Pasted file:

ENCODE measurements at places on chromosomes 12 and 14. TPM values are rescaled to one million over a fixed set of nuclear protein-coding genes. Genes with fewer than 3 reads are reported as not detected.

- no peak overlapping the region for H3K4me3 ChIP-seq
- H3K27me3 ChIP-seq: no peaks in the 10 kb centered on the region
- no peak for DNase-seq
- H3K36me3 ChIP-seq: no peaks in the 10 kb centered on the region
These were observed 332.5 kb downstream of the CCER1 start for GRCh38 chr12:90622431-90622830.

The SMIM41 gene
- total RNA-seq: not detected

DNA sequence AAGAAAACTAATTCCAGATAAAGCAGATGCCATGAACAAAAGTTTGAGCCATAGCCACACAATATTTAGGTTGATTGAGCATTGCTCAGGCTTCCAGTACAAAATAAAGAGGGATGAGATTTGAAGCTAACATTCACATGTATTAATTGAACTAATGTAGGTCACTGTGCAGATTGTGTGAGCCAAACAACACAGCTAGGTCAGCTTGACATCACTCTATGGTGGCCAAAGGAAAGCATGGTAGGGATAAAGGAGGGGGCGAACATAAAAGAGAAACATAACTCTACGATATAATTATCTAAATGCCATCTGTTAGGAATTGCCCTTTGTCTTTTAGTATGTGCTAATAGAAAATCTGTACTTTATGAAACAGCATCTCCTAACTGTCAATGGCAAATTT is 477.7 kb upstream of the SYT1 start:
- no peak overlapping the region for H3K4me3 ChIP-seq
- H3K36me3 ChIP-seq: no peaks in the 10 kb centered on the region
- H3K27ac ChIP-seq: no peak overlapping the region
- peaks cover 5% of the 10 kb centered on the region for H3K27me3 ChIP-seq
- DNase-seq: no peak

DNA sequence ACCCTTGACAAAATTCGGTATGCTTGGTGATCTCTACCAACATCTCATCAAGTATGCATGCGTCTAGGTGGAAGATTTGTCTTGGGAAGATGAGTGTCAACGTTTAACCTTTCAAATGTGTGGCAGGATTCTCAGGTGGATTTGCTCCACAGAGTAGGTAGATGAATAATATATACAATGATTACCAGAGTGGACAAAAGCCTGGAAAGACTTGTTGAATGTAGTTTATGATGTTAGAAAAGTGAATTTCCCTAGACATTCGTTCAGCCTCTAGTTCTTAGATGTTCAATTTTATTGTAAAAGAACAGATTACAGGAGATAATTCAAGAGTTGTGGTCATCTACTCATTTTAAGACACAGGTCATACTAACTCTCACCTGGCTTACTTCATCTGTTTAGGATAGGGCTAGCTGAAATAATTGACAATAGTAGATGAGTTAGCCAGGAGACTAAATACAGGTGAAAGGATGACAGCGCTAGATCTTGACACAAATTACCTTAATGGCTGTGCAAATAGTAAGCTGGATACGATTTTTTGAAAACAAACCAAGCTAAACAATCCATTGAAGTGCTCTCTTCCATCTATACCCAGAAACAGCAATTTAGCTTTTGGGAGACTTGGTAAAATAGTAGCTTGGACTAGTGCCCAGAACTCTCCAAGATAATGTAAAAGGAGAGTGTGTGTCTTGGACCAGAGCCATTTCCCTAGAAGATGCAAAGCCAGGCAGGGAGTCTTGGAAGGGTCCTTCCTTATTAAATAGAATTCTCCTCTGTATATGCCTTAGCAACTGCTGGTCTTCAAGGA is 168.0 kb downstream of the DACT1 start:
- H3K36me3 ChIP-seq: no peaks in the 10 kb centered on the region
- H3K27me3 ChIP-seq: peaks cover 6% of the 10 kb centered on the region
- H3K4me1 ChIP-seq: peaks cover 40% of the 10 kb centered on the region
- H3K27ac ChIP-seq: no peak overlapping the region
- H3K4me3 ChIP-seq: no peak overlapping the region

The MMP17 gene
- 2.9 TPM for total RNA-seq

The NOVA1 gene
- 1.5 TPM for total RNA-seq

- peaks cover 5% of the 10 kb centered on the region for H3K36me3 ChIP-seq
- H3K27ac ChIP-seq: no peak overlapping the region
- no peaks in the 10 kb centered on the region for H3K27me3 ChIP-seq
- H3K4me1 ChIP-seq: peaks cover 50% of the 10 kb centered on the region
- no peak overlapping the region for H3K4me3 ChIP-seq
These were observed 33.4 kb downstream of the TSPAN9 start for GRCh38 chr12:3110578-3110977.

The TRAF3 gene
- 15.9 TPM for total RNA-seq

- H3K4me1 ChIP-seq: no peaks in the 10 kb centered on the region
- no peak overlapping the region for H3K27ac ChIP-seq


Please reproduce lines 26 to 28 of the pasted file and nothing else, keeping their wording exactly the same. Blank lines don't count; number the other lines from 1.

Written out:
- H3K27ac ChIP-seq: no peak overlapping the region
- no peaks in the 10 kb centered on the region for H3K27me3 ChIP-seq
- H3K4me1 ChIP-seq: peaks cover 50% of the 10 kb centered on the region